Is there a power struggle in Abri?

THE resignation of President Suharto last Thursday after weeks of student-led protests resolved only one issue, albeit a significant one, in the Indonesian political endgame.

There are many sub-plots still to be played out. One of the most watched recently involves the armed forces (Abri) and its two most prominent career officers: military chief Wiranto, and former army strategic reserve (Kostrad) commander Prabowo Subianto, who is also Mr Suharto’s son-in-law.

It is a fact that there is much talk of a deep split between the two. This view has gained currency as local and foreign analysts scrutinise the two men’s recent and past actions, along with the movement of the commanders and troops under their charge.

Indeed, every reiteration by General Wiranto, in the wake of President B. J. Habibie’s ascendency, that Abri is solid, compact and united – and firmly behind the country’s new leader – has strengthened the opinion that all has not been well within the ranks, and between the two men.

The replacement of Lieutenant-General Prabowo as Kostrad commander on the day Gen Wiranto was reappointed Abri chief and defence minister, his new assignment as head of the military’s training school, his apparent unhappiness with it and desire to be considered for an ambassadorial post instead, as well as other command changes affecting his allies, have been fodder for discussion.

However, the 47-year-old, at one time the military’s fastest-rising officer, has yet to make any public statement about his move from the helm of the 27,000-strong Kostrad.

The Abri chief, on his part, has been measured in his comments, both about the younger man’s new assignment, as commander of the Staff and Command College (Sesko Abri) in Bandung, and the speculation that he is unhappy with the move.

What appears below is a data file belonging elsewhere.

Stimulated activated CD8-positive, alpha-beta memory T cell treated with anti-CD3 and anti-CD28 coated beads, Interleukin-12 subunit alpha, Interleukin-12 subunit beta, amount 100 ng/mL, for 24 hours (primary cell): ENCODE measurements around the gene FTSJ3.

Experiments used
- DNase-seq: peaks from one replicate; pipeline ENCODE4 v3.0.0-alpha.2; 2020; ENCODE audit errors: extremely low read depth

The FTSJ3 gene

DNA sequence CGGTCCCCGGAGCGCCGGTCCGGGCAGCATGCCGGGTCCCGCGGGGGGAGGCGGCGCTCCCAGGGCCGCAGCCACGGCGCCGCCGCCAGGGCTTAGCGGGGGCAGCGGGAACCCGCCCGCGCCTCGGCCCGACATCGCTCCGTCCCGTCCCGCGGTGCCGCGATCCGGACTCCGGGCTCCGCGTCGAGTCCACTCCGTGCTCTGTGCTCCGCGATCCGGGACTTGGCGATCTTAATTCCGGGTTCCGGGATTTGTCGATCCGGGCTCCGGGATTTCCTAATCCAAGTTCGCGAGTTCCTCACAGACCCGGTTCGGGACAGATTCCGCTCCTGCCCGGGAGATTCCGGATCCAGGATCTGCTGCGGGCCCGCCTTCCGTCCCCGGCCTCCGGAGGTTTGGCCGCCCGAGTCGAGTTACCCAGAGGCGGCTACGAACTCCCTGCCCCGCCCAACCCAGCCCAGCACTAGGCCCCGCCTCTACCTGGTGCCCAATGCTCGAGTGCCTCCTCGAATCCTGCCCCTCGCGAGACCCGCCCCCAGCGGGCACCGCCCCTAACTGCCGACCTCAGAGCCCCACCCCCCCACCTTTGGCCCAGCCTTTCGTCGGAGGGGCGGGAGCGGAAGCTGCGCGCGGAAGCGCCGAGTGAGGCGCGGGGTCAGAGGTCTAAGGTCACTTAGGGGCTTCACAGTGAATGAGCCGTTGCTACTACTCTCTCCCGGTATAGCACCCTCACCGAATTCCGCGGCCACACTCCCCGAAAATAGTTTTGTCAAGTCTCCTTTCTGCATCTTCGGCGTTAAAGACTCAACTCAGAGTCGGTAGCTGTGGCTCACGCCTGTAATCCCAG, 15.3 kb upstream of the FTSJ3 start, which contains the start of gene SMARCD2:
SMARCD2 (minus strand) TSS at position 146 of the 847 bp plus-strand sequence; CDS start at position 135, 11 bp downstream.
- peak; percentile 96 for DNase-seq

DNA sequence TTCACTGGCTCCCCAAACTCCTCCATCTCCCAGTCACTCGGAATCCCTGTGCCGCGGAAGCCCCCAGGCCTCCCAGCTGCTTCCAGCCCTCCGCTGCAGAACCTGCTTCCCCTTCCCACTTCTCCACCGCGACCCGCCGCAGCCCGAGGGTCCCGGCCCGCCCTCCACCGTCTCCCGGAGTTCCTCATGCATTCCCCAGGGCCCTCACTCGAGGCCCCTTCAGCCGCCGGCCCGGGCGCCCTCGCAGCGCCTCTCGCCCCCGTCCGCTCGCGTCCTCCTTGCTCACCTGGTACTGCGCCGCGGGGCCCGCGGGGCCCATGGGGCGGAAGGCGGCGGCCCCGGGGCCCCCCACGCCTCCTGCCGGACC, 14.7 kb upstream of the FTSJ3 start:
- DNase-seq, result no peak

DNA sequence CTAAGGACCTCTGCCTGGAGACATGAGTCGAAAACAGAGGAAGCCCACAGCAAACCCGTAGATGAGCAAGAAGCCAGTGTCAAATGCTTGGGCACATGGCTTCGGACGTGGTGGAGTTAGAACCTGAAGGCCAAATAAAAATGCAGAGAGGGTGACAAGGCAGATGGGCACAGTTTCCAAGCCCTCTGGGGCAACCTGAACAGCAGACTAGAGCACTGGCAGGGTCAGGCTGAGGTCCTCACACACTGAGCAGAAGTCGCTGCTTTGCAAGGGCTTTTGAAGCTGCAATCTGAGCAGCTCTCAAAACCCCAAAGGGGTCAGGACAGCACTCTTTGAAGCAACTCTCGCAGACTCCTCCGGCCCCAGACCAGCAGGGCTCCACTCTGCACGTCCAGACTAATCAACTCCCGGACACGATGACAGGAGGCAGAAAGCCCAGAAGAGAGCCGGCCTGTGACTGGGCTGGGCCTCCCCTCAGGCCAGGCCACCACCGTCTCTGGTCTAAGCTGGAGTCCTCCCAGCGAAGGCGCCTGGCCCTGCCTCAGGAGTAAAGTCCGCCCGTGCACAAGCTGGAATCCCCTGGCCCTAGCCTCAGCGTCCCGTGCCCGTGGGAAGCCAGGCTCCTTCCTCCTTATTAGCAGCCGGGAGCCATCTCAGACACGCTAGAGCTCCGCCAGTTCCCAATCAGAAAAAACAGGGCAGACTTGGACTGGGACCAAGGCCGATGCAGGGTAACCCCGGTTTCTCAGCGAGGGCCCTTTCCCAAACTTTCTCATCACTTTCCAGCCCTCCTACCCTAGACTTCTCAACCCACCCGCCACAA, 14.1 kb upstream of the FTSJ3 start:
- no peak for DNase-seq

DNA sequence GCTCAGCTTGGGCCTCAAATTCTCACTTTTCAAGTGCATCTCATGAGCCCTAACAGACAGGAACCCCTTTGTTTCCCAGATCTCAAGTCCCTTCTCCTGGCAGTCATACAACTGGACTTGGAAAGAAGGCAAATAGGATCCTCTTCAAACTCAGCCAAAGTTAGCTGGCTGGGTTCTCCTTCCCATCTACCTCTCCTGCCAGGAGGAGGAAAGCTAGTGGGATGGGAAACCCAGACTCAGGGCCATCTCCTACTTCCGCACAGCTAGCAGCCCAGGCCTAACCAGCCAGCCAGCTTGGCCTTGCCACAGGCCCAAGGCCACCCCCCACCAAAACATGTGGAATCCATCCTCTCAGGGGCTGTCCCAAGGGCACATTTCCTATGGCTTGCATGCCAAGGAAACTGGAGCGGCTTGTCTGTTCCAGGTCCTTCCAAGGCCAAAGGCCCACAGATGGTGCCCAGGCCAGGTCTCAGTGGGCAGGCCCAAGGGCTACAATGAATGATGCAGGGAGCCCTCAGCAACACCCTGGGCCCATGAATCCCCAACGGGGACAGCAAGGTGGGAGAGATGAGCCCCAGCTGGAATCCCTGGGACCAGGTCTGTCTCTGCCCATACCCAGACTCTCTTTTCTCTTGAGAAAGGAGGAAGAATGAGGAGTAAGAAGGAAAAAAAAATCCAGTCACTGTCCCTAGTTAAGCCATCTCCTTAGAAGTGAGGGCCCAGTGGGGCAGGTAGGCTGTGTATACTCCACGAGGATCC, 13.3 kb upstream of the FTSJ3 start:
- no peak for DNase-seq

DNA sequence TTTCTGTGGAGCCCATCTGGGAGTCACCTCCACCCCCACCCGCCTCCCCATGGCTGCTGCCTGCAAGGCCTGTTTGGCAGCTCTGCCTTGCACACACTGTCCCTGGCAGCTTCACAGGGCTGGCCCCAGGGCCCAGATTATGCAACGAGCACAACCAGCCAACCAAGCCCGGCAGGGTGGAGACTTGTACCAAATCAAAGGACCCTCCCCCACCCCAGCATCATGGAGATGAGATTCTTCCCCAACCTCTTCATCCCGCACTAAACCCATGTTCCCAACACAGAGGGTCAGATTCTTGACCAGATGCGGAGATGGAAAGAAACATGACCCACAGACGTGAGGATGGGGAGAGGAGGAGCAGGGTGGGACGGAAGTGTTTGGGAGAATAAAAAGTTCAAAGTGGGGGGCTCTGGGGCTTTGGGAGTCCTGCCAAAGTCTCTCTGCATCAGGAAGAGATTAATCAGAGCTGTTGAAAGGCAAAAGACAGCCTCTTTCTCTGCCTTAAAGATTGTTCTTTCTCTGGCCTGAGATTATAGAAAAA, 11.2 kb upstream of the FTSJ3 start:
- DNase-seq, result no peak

Gen Wiranto told reporters last Saturday that the change had long been in the planning.

“The reason is that Prabowo has always been assigned to mainstream military activities, never to any educational institution; so the move is to give him a fulfilling experience for his career,” he said.

Analysts note, however, that Lt-Gen Prabowo was appointed Kostrad chief only in March. On Monday, Gen Wiranto said he was aware of talk about the transfer to Bandung, and commented: “People are just spreading rumours to cause problems.”

ISLAMIC ASPIRATIONS

Such comments have not put a lid on the widely-held view, from within and outside Indonesian military and political circles, of a battle that has been brewing between the generals in the powerful military.

Military analysts have long believed that with Lt-Gen Prabowo in charge of Kostrad, backed by allies Major-General Muchdi Purwopranjono as Kopassus chief and Major-General Syafrie Syamsuddin as head of the Jakarta garrison, former President Suharto had been able to play his “princes” off against one another.